As is well known in medicine, not all disorders can be construed as diseases; some can be appreciated as derived from an aspect of human variation. The classic example is hypertension, where people are identified as being at risk for later physical illness simply because their blood pressures run at higher levels than average. Similarly in psychiatry we employ a dimensional perspective to grapple with the fact that some patients are vulnerable to mental distress because they occupy an extreme position on the 'bell curve' of human variation in cognitive capacities (the intellectually subnormal) or affective responsiveness (the emotionally unstable). These people differ psychologically from others only in degree, and treatment addresses means for strengthening and guiding them so they can manage their affairs more successfully in the future.
The Axis II categories in DSM-IV (narcissistic, histrionic, antisocial personality, etc.) fail to bring out this sense that the individuals identified as disordered are but examples of those who deviate to an extreme along human affective and cognitive dimensions. The dimensional perspective proposes that many troubling emotional responses derive from an interaction between a person's psychological potentials (cognitive or affective) colliding with specially provocative life circumstances. Treatment programmes are not aimed at a cure—as though these emotional responses were symptoms of disease—but at strengthening and guiding the individuals whose vulnerability to these responses derives from their deviation in cognitive ability and affective temperament. The purpose of treatment is to help these patients deal with difficulties in life which strike at their special weaknesses.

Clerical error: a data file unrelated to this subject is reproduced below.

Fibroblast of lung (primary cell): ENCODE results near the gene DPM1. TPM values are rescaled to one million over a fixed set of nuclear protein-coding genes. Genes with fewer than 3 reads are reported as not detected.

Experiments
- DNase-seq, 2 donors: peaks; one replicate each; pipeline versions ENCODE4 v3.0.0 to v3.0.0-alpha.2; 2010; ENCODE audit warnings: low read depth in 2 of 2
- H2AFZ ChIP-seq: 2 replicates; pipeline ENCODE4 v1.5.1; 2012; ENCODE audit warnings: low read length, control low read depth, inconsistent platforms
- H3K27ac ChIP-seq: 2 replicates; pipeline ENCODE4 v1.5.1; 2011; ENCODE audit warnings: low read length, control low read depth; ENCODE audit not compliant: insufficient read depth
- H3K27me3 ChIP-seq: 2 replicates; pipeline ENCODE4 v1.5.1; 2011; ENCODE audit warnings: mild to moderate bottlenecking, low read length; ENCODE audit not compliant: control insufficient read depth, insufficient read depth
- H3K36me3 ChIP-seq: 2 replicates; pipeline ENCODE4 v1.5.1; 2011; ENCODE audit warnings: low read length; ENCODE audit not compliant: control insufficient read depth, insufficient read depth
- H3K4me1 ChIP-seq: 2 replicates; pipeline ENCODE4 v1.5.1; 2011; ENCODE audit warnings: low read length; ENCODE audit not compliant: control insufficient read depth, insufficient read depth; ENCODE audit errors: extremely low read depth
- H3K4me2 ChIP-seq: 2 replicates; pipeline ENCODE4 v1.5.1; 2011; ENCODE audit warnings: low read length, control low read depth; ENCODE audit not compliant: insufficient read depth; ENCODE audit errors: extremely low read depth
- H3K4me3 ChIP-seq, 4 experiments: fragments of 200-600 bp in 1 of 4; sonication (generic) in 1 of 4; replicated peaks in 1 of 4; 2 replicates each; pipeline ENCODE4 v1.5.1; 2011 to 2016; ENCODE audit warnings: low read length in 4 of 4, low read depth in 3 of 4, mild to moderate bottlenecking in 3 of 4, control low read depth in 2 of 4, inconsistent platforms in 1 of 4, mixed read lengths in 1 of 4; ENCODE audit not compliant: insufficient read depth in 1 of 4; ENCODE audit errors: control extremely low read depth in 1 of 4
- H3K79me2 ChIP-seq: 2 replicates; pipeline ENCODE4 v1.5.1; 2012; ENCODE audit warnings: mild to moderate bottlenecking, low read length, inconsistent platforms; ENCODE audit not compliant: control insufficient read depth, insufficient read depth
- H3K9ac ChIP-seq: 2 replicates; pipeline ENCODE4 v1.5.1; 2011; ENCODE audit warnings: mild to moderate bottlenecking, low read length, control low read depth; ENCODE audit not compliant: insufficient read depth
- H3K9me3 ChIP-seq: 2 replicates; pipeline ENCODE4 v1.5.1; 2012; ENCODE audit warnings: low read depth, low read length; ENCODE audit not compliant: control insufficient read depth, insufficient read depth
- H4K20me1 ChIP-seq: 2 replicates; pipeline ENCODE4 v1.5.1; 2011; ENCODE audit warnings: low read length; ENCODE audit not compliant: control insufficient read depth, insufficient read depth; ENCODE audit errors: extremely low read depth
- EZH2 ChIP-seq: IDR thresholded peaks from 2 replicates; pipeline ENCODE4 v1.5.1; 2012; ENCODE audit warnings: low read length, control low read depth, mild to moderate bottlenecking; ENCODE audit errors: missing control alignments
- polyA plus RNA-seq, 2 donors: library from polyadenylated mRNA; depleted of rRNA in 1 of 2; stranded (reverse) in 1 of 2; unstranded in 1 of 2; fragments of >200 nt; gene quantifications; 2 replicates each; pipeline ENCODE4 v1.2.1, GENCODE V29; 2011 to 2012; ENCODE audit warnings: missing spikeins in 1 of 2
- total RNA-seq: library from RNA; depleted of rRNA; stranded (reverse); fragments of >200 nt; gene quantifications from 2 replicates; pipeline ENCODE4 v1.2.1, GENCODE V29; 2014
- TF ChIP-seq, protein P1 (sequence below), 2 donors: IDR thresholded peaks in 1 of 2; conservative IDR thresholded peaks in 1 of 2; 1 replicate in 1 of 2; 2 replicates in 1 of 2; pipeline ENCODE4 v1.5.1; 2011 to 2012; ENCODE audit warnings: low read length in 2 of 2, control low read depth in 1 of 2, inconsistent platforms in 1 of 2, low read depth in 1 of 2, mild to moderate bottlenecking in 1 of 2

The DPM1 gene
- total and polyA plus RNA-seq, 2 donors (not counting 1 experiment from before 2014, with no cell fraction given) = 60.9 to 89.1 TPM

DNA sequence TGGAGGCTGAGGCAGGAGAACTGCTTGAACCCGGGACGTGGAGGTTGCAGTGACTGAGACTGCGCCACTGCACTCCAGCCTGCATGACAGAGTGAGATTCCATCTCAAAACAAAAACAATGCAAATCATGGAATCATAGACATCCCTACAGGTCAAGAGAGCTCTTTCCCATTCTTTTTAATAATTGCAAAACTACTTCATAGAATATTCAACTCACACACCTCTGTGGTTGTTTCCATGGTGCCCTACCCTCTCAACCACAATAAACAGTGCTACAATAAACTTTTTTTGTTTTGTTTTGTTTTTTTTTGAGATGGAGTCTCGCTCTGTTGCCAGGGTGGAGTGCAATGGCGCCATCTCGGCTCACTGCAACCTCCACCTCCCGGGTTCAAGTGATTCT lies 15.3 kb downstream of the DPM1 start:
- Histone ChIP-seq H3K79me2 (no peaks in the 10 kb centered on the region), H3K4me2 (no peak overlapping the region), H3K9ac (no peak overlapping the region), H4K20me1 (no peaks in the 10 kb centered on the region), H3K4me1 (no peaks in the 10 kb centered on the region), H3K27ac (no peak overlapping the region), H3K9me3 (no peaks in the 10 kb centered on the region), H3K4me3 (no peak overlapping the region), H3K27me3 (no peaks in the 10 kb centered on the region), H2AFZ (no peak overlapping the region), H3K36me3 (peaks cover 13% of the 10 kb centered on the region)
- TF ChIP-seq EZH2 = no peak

Psychiatrists work to help a large and diverse group of people who are suffering not because of something they 'have', as with a disease, but rather from what they are 'doing'. A maladaptive behaviour—such as addiction, anorexia nervosa, alcoholism—has become a way of life for these people and they seek psychiatric help because of it. We employ the behaviour perspective to identify such patients and represent their problem as due to the unusual and destructive goals that they have come to seek. Some of these people have abnormal physiological drives provoking a craving, as in drug addiction. Others have disorders resting upon social circumstances provoking destructive responses, such as suicide and hysteria. Psychiatrists employ cognitive, behavioural, and pharmacological means to interrupt these behavioural activities, but, given that an aspect of choice is always found in human behaviours, the psychiatrist's task becomes the redirection of a way of life—conversion, not cure. Help in these matters depends upon persuasion and is greatly augmented if group treatment is included. Psychiatrists who treat these patients must be prepared for what is often a remitting and relapsing course of disorder. The behaviour perspective may well be the most challenging to comprehend and employ.
A distressed state of mind can be the natural, quite understandable, result of a disturbing experience in which a person's hopes and plans are thwarted by what life delivers—hence the life-story perspective. Thus grief is a universal emotional response to loss, anger or fear regularly follow a traumatic misadventure, and a dispirited sense of lost opportunities can provoke demoralization and discouragement over the future in anyone. A narrative—a chronological recounting of setting, sequence, and outcome—can make the evolution of these emotional states comprehensible to patient and physician alike. Indeed, a story is the most natural way of making sense of many of life's problems and offers the kinds of truths that can be found in histories of any type. For patients a meaningful story has a unique power to generate hope. They can easily appreciate that if the distress they are feeling is just what a story might predict from their life circumstances, then they can expect to overcome the distress if they can better understand how to manage their lives and avoid such encounters in the future. The psychotherapeutic implications of this perspective include comforting patients through a natural course of recovery, providing them with rescripted interpretations of their life circumstances that provide more optimism and a sense of control, and assisting them to avoid similar encounters in the future.